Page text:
Choosing the right solar panels is one of the most important steps in designing your solar power system. There are hundreds of options, and while all panels are designed for one purpose – to convert sunlight directly into electricity, not all panels are created equal. Different solar cell technologies and the quality of manufacturing can impact the performance of your panels. For these reasons, comparing solar panels and finding the right one to meet your specific system needs can sometimes be a complicated task; but, it doesn’t need to be.
Here are a few things to consider when evaluating different solar panels.
The Criteria for Comparing Solar Panel Quality and Performance
Efficiency – Efficiency measures a panel’s ability to convert sunlight into DC electricity. The higher the efficiency, the less area needed to generate a given amount of electricity. Panel efficiency will dictate the physical size of your system so it’s an important criteria if you’re a homeowner or business owner with limited space. From an environmental perspective, more efficient panels translate into less material and less manufacturing waste.
PTC Power Rating – Power ratings measure a solar panel’s power output in watts. Every panel is assigned a nameplate power output value, which is measured using STC (Standard Test Conditions). Because the STC rating is a measurement calculated under ideal laboratory conditions, it’s not always a useful metric for designing your system.
A more accurate measurement commonly used in the U.S. is the PTC (PVUSA Test Conditions) rating. The PTC measures panel output under more realistic conditions. In some states, the PTC rating is the benchmark for calculating system rebates so it’s an important metric to know. If a PTC value isn’t given, a good rule of thumb is that the PTC rating is about 10-15% less than the STC rating.
Warranty – Manufacturers provide power output warranties to ensure that their panel performance won’t fall below a specified level over the term of the warranty. Depending on the manufacturer, terms usually range between 20 to 25 years. For example, a manufacturer might provide a warranty to guarantee that peak power output does not fall below 80% for 20 years. Sometimes, manufacturers also include a secondary warranty that ensures a higher output level over a shorter period of time (e.g. 90% peak power output for first 10 years). Additionally, most panels come with a workmanship warranty that protects consumers against defective panel parts for the first 5 or so years of operation. Warranties can protect you against operating risks, so you should factor them into your evaluation of panel options.
Solar Energy System Maintenance
Degradation Rate – The degradation rate measures the rate at which a solar panel’s power output degrades or decreases over time. Typically, degradation rates for quality panels are below 1% / year. Ideally, you want this number to be as low as possible. Taking into account degradation rates is important for calculating your system’s lifetime return on investment.
Temperature Coefficient of Power – The output of a solar panel is inversely proportional to the temperature of the panel. In other words, as temperature increases, panel performance decreases. The Temperature Coefficient of Power quantifies this relationship between heat and power output. It’s expressed as: % Power / °C. The smaller the temperature coefficient of power, the better the panel will perform at higher temperatures. If you happen to live somewhere hot, a low temperature coefficient will be important in maximizing your system’s efficiency.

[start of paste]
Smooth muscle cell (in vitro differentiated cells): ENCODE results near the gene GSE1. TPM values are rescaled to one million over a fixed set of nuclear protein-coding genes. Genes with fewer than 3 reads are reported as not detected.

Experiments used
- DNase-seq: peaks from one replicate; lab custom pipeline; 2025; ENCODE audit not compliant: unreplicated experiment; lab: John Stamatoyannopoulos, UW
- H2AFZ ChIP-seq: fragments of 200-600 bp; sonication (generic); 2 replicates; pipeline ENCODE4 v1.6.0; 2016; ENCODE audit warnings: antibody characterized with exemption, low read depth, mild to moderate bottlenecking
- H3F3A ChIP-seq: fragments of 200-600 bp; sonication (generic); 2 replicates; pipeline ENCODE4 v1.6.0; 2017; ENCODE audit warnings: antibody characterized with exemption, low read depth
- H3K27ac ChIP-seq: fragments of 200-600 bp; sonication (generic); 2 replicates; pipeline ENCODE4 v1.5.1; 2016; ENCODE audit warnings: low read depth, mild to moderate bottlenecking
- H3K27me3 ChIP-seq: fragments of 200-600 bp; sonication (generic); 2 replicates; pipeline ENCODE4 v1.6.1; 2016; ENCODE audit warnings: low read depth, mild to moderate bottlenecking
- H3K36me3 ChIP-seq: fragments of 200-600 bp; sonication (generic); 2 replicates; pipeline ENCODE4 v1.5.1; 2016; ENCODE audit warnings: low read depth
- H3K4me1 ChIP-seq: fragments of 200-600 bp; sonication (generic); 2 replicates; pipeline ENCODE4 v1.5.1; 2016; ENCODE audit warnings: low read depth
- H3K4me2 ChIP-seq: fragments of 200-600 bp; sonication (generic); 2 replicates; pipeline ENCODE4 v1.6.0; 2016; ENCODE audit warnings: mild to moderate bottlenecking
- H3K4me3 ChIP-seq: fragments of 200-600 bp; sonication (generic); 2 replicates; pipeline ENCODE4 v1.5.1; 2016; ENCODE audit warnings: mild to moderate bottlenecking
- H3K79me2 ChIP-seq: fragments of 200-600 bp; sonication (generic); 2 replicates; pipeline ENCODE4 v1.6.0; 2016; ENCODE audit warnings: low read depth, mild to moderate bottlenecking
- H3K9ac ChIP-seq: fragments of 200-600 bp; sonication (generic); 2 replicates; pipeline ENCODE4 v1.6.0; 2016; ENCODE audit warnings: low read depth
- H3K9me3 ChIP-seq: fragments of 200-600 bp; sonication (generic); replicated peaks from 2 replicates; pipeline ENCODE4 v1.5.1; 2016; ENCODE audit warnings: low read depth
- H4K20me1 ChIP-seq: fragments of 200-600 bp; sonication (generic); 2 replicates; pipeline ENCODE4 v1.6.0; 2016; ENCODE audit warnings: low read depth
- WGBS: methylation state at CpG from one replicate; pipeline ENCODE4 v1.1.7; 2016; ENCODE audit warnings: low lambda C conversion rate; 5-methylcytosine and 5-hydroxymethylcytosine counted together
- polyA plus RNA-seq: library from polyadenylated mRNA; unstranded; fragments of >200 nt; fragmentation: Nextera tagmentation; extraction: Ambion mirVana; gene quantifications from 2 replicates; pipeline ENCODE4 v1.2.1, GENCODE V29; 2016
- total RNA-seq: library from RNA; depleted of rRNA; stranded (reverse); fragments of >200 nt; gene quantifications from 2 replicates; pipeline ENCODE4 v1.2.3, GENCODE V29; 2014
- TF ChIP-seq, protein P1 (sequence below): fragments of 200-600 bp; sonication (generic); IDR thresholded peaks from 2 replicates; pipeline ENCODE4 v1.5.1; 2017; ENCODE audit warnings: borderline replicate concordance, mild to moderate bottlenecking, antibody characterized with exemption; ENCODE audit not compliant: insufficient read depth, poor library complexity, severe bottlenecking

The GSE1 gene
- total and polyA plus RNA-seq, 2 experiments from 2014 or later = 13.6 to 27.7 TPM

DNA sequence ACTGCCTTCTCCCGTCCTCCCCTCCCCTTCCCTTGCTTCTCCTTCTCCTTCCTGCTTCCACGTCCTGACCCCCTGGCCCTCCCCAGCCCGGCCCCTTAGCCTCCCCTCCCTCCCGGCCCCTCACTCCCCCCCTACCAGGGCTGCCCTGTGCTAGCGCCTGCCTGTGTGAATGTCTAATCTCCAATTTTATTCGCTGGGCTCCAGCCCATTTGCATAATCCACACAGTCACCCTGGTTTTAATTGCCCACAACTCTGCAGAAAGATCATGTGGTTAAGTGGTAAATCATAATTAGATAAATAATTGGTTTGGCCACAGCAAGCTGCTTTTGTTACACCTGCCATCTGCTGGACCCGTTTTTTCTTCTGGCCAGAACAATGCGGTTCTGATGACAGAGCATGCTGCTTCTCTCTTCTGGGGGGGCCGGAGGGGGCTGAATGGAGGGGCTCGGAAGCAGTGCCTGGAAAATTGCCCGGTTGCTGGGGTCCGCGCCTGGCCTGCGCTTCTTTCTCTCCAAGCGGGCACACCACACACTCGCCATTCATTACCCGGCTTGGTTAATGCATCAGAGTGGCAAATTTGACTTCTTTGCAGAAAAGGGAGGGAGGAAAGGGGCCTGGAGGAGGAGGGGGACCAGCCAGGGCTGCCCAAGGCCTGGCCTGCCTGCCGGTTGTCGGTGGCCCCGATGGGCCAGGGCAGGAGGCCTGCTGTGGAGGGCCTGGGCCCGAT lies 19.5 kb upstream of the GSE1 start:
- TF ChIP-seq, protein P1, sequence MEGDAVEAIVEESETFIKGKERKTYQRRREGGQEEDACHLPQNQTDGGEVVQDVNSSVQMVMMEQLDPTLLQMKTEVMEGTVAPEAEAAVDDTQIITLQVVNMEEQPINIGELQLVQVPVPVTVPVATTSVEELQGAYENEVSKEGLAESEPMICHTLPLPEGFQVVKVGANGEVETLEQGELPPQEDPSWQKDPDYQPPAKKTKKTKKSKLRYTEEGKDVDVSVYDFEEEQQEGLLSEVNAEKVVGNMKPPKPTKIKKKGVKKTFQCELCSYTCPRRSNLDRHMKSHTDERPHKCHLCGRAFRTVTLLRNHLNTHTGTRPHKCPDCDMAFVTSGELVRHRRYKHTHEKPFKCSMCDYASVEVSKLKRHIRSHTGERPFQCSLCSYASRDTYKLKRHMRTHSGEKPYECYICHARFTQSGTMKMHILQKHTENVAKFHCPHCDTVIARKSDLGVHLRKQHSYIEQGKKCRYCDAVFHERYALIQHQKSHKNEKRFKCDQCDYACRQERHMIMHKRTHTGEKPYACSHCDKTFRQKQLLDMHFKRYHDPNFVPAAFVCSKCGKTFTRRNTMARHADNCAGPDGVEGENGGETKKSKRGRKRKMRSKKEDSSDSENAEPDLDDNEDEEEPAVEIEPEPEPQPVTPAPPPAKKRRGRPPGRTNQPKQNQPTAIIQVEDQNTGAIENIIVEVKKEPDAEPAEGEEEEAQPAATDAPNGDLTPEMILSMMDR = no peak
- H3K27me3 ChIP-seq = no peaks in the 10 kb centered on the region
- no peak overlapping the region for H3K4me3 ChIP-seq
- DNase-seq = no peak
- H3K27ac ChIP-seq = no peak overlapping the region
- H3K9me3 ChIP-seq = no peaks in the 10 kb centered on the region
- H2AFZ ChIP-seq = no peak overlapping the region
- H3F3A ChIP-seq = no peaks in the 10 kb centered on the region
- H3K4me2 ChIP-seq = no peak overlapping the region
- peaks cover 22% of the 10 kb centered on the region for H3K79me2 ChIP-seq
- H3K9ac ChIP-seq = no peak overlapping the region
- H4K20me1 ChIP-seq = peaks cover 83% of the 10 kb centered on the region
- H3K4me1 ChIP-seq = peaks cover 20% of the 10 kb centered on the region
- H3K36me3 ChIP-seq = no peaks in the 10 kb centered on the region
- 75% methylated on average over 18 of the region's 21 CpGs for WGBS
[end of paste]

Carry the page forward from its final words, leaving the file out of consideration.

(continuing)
Manufacturer Background – It’s also important to know something about the panel manufacturer. A financially stable company is more likely to honor its warranties if your system fails. Additionally, you can expect that a well-rooted company with a strong reputation will provide more customer support and be more open to customer feedback. For those that like to buy American, you’ll want to understand where the panels and components are being manufactured. Doing some homework on the manufacturer is a great way to lower the risk of your solar investment and to ensure that all of your goals are being met.
Panel Aesthetics – If the look of the panel is important to you, always request the spec sheets for the models you are considering so you can see a picture. You might also check out our case study section to see how various panels look on different roof types. Panels come in a variety of colors (black or dark blue usually, but new colors have hit the market recently) and the casing may also be a different color than the cell area.
The metrics outlined above will help you to evaluate the panels included in your solar quotes to maximize the return on your investment. For most smaller, residential installations, a deep investigation of panel quality differences is probably not necessary. That said, consumers should ask providers about the differences in the technologies they are suggesting since technology quality can impact your solar power system’s the financial returns. The measures above affect factors such as the amount of savings you will realize and the value of production-related incentives such as SRECs which in turn will affect your return on investment.
Even if you lease your solar system, your financial returns and your environmental benefits can be limited by lesser quality panels. Of course, there are other variables to consider beyond just the panels when making your final decision. Things like the price of your installation and the quality of your solar installer are also important. If you haven’t taken the first step to get quotes for your solar project, visit our Solar Marketplace to quickly receive multiple quotes from our network of high quality installers.
Interested in learning more about solar panel quality? Check out EnergySage’s solar panel quality rating system